India: A Developing Nation

                              aerial photography of people and vehicles near mosque at daytime                    

India is a unique land in many aspects despite being recognised as a developing country. It is the second largest in terms of population with diversity in almost all domains being a characteristic feature. We, as a nation, have been able to overcome many hurdles including the clutches of colonialism. We are a part of international commercial collaborations and global administrative bodies like G20 and BRICS, to name a few. Still, we haven't escaped the whining of the collateral hangovers of colonialism and the repercussions in the form of categories like ‘third world nation’ and ‘developing country’.

people walking in narrow street with full of food stalls during daytime

The very yardstick that categorises developing and developed nations are apparently skewed. Often developed and developing nations are assessed over parameters like the gross domestic product and the gross national product, per capita income etc. Another robust statistical method of distinguishing between these nations is the Human Development Index, which is not merely the economic characteristics as in the case of GDP or GNP, but rather on how it is being used for human development by means of education, health care etc. Before addressing the question of why India is still in its developing phase, we will distinguish between developing and developed nations. 

Developing nations
Developed nations
High GDP, GNP and per capita income
Low to above average GDP, GNP, and per capita income
Major income source is the service sector.
Major income source is the industrial sector.
High Human Development index
Low Human Development index

Despite all concerted efforts like make in India and other economic reforms, India remains a developing nation probably because of the following contributing factors:
  • Poverty: One of the largest concerns which we began addressing since independence, poverty is still deeply rooted in India. Apart from this, the disparity between the richest of the rich and the poorest of the poor has widened. According to a report by Oxfam, the richest 1 per cent of India holds nearly 73 per cent of the economy, paying way to an obscene inequality in economic distribution.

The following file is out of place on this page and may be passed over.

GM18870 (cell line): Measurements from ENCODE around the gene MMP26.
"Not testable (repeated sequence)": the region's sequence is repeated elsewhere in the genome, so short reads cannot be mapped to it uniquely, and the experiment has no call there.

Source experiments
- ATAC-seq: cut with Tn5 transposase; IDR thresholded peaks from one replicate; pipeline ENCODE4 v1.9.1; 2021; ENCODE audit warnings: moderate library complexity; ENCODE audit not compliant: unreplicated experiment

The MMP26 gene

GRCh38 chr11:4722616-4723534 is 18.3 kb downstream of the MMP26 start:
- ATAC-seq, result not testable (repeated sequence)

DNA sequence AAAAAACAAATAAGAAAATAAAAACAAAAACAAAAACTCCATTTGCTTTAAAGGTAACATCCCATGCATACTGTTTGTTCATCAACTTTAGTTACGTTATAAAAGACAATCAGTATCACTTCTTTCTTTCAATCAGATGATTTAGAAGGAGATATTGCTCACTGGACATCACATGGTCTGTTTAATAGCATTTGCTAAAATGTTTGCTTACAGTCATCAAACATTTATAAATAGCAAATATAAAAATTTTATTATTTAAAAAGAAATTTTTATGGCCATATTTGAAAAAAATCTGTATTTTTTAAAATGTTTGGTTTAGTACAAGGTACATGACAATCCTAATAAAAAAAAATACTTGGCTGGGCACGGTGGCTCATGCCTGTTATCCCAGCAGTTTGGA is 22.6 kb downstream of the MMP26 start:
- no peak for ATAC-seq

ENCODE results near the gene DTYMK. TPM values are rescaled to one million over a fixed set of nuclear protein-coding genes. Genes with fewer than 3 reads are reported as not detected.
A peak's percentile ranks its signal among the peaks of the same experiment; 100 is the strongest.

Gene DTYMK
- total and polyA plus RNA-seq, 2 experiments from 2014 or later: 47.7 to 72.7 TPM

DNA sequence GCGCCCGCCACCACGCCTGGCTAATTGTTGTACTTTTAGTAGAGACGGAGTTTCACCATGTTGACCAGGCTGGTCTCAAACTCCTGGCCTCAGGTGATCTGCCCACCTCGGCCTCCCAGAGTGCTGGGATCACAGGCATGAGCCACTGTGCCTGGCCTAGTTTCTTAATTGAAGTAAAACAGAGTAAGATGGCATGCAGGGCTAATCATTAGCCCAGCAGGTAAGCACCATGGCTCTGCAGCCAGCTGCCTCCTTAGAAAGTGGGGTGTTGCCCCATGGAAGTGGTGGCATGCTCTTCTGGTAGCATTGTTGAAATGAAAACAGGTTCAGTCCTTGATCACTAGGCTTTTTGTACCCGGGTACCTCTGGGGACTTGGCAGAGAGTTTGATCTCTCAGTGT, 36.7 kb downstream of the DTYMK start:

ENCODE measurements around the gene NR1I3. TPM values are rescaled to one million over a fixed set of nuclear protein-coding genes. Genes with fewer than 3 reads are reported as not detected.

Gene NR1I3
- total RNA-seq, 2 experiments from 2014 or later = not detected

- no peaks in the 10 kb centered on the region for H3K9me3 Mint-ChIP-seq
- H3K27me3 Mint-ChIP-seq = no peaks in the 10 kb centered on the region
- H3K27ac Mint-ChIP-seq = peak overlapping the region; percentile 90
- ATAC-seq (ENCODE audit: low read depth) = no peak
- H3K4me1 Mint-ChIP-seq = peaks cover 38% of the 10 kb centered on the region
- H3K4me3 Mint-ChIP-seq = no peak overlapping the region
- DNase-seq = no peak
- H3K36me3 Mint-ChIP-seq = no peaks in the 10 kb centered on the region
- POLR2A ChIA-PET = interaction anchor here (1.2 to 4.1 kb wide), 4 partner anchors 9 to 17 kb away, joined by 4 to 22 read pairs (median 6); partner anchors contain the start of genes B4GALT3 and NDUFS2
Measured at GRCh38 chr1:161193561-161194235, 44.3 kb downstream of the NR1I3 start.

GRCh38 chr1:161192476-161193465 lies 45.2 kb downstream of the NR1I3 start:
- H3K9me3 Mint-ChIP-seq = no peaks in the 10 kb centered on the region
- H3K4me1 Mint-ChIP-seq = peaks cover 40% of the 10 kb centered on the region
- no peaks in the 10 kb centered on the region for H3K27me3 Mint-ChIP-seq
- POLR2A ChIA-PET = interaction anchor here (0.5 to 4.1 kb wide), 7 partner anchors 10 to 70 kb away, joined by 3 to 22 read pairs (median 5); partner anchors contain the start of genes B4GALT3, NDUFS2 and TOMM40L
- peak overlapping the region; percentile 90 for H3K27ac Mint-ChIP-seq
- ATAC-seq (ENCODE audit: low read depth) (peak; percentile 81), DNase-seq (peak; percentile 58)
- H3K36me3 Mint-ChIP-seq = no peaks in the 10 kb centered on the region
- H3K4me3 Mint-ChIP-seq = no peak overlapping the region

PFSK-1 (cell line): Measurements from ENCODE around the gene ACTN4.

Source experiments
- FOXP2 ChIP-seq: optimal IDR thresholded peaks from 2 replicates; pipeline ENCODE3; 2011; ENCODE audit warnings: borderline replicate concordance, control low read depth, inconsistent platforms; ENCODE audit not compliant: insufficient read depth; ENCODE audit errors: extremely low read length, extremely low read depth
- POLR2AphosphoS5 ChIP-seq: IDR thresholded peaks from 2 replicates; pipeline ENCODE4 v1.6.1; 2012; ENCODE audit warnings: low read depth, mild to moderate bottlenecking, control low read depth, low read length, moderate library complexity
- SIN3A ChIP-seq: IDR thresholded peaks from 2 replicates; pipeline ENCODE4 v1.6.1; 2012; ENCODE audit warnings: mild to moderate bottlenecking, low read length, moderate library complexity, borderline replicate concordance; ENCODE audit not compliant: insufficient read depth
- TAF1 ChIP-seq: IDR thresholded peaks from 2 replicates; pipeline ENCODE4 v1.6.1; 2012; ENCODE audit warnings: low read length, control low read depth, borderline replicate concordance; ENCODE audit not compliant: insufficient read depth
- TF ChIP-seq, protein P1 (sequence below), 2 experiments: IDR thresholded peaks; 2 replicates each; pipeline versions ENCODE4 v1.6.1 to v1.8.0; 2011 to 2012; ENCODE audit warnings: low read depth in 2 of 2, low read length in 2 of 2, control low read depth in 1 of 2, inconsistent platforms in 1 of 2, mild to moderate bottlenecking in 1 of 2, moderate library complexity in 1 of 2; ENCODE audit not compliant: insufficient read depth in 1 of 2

• Economic crises: India has a plethora of resources that can catapult it to higher ranks of development. But efficient means to extract these are still not discovered in spite of the years of getting looted off of our resources by other nations. Some of our major economic policies, especially in recent times, were short-sighted and have significantly slighted the economy of India.
  • Improper use of resources: India fails miserably in identifying, extracting and scientifically managing its resources, be it from the rich natural resources to the immensely resourceful human capital. India, above all, could easily pass off as the greatest exporter of people with brains, thanks to factors like corruption and an inadequate reservation system.
  • Threats to unity and peace: The rise in the number of communal clashes, crimes and atrocities across the nation takes a significant toll on our capacity to focus on development. 
  • Disaster management and resilience: India has a lot to learn from regions like Japan in this regard. 2018 was unfortunate for India with respect to a series of flooding across various states which has economically, physically and politically disrupted India. But India's approach to spring back was commendable but strenuous.

However, as mentioned above, the yardstick for development is not foolproof as the comparison is not completely equitable. India, with the world's second largest population, characterised by one of the richest diversities globally, not to mention the natural and man-made hurdles she had to overcome, has come a long way in terms of development. In spite of all these, India still has the potential to emerge into the forefront of developed nations, which could be one reason why she was chosen to be a part of global collaborations like G20 and BRICS.

- Ananda Krishnan

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India: A Developing Nation India: A Developing Nation Reviewed by EMN on April 22, 2019 Rating: 5

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